It should also be appreciated, that some products to be packaged, such as fish or poultry, will absorb CO2 from the gas after packaging. With the present apparatus and packaging, it is possible to over inflate the package to a desired amount initially, so that when the CO2 is absorbed, the final volume of the package will be the required volume. If the outer packaging material has NYLON as one of the web materials, then NYLON has a memory, and thus the natural shrinkage which occurs because of this memory when the outer packaging material reduces in volume because of the absorbtion of some of the gas into the product, can be equated to this memory shrinkage so that the outer packaging material will not be slack or even worse, shrunk to a degree that collapses and ruptures the package. This permits the outer packaging to be in a condition which inhibits total collapse or rupturing which may otherwise occur if it were not compensated for. Thus, with the present packaging it can contain 100% CO2 if desired without any real packaging problems occuring.
|Cited Patent||Filing date||Publication date||Applicant||Title|
|US3155303 *||31 Jan 1962||3 Nov 1964||Fred Minikes||Meat packaging tray|
|US3253762 *||23 Mar 1964||31 May 1966||Illinois Tool Works||Trays, containers and the like|
|US3351265 *||24 Jul 1964||7 Nov 1967||Scientific Atlanta||Container and closure|
|US3438507 *||6 Jan 1967||15 Apr 1969||Kreuger Carl H||Meat tray|
|US3480197 *||30 Mar 1967||25 Nov 1969||Monsanto Chemicals||Containers|
|US3583623 *||16 Sep 1969||8 Jun 1971||Alroy John D||Integral, thin-wall tray|
|US3740238 *||4 Jan 1971||19 Jun 1973||Graham S||Stackable cookie package and tray|
|US3745742 *||7 Sep 1971||17 Jul 1973||Tartarini C||Machine for vacuum packaging various products in particular for vacuum packaging food products|
|US4058953 *||26 Jul 1976||22 Nov 1977||W. R. Grace & Co.||Gas flushing or filling packaging machine|
|US4162599 *||19 Jun 1978||31 Jul 1979||C. A. Pemberton & Co. Limited||Vacuum packaging|
|US4409252 *||12 Apr 1982||11 Oct 1983||Messer Griesheim Gmbh||Procedure for packaging of food under protective gas in synthetic containers with flexible tops|
|US4548852 *||2 May 1983||22 Oct 1985||Pakor, Inc.||Method and apparatus for packaging perishable products in a reduced air atmosphere|
|Citing Patent||Filing date||Publication date||Applicant||Title|
|US4862671 *||3 Feb 1988||5 Sep 1989||Societe Continentale Du Carton Ondule-Socar||Machine for thermoforming an imprevious film inside a cardboard container for packaging a foodstuff to be preserved and for closing the container|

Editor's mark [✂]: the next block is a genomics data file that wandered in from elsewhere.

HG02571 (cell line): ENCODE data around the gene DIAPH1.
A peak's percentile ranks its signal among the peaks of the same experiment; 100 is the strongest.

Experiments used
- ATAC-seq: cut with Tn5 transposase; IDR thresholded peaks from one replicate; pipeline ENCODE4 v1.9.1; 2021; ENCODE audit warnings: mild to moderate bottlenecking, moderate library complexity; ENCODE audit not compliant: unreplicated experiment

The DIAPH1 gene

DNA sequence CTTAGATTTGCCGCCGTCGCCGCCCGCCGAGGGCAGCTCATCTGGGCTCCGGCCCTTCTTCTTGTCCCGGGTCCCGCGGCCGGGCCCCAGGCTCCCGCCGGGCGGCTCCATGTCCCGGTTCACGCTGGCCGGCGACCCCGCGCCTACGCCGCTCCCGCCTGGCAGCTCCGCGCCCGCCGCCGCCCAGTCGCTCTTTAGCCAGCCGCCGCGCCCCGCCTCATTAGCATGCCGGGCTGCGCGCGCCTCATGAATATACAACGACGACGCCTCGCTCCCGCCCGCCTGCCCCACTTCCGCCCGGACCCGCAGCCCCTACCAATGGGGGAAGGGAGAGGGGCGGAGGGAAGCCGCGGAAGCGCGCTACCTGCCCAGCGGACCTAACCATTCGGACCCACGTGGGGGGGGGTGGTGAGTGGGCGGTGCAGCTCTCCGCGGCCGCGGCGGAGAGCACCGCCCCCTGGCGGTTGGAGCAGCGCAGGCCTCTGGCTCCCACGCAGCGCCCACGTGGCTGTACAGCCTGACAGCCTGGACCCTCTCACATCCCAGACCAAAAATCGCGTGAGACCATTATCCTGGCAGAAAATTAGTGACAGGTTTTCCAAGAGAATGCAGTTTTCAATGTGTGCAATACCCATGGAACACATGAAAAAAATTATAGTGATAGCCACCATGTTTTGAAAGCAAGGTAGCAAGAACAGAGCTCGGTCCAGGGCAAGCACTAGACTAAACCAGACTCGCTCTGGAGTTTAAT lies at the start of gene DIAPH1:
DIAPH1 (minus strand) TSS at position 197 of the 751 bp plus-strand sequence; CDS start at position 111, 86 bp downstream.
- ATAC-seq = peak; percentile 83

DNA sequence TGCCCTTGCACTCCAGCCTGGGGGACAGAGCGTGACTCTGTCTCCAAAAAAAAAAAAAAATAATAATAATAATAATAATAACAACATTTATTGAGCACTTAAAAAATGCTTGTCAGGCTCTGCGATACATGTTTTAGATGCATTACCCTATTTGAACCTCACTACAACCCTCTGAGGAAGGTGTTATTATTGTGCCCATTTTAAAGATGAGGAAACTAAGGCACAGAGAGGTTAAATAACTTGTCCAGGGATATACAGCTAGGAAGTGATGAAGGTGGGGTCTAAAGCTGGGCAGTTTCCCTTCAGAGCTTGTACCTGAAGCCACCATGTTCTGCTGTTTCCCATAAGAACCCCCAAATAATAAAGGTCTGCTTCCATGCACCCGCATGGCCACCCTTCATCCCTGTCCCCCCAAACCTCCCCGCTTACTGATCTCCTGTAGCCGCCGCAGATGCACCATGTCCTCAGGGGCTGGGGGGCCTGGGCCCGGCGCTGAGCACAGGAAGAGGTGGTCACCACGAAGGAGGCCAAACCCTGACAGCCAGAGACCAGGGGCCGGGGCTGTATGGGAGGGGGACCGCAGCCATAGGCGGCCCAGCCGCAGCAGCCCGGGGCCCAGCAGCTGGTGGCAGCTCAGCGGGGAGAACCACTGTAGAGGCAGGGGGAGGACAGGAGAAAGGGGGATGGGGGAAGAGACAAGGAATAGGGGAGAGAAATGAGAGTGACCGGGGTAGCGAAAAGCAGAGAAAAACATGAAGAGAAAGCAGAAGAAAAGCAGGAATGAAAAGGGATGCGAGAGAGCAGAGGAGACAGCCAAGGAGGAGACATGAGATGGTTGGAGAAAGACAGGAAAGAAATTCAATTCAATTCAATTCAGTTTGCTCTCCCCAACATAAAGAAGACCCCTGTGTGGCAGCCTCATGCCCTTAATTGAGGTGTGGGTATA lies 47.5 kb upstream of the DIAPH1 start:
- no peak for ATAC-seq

|US4862676 *||28 Nov 1988||5 Sep 1989||Inoform Equipment Ltd.||Packaging machine|
|US4870800 *||18 Nov 1988||3 Oct 1989||Nikka Co., Ltd.||Inert gas-filling and sealing device, heat sealing device and packaging apparatus using these devices|
|US4919955 *||27 Jun 1988||24 Apr 1990||Mitchell Jerry L||Method for packaging perishable products|
|US4987725 *||9 Mar 1989||29 Jan 1991||Nomix Manufacturing Company Limited||Method of manufacturing and filling container|
|US5025611 *||28 Mar 1990||25 Jun 1991||Garwood Ltd.||Thermoplastic skin packing means|
|US5027588 *||13 Jul 1987||2 Jul 1991||Toyo Seikan Kaisha Ltd.||Apparatus for substituting inert gases|
|US5103618 *||28 Feb 1990||14 Apr 1992||Seawell Corporation N.V.||Packaging|
|US5115624 *||28 Mar 1990||26 May 1992||Seawell Corporation N.V.||Thermoplastic skin packing means|
|US5129512 *||3 Jul 1990||14 Jul 1992||Seawell North America, Inc.||Packaging|
|US5155974 *||27 Mar 1990||20 Oct 1992||Seawell North America, Inc.||Food packaging with gas between tensioned film & lid|
|US5247746 *||4 Jun 1992||28 Sep 1993||W. R. Grace & Co.-Conn.||Tray sealing and gas flush apparatus|
|US5271207 *||18 Nov 1992||21 Dec 1993||Moshe Epstein||Dual-function nozzle head for vacuum-packaging tooling|
|US5339604 *||8 Jan 1993||23 Aug 1994||Sara Lee/De N.V.||Method and apparatus for making a vacuum package filled with granular material|
|US5374179 *||3 May 1993||20 Dec 1994||Hewlett-Packard Company||Multi-temperature film die|
|US5554422 *||5 Mar 1992||10 Sep 1996||Nomix Manufacturing Company, Ltd.||Manufacturing of containers|
|US5560182 *||27 Mar 1995||1 Oct 1996||Seawell North America Inc.||Packaging method|
|US5629060 *||24 Jun 1992||13 May 1997||Seawell North America, Inc.||Packaging with peelable lid|
|US5632133 *||25 Jul 1994||27 May 1997||Wyslotsky; Ihor||Method of pre-formed in-line thermofusing of multilayer polymeric films to form packaging components|
|US5667827 *||16 Oct 1995||16 Sep 1997||Transhumance||Process of packaging fresh meat|
|US5689937 *||5 Mar 1996||25 Nov 1997||World Class Packaging Systems, Inc.||Method for packing food|
|US5711978 *||6 Dec 1996||27 Jan 1998||Transhumance||Fresh meat packaging|
|US5730311 *||13 Nov 1995||24 Mar 1998||Tenneco Packaging Inc.||Controlled atmosphere package|
|US5811142 *||13 Dec 1996||22 Sep 1998||Tenneo Packaging||Modified atmosphere package for cut of raw meat|
|US5875613 *||5 Feb 1996||2 Mar 1999||Maskell; Richard||Method and device for evacuating gas tight envelope|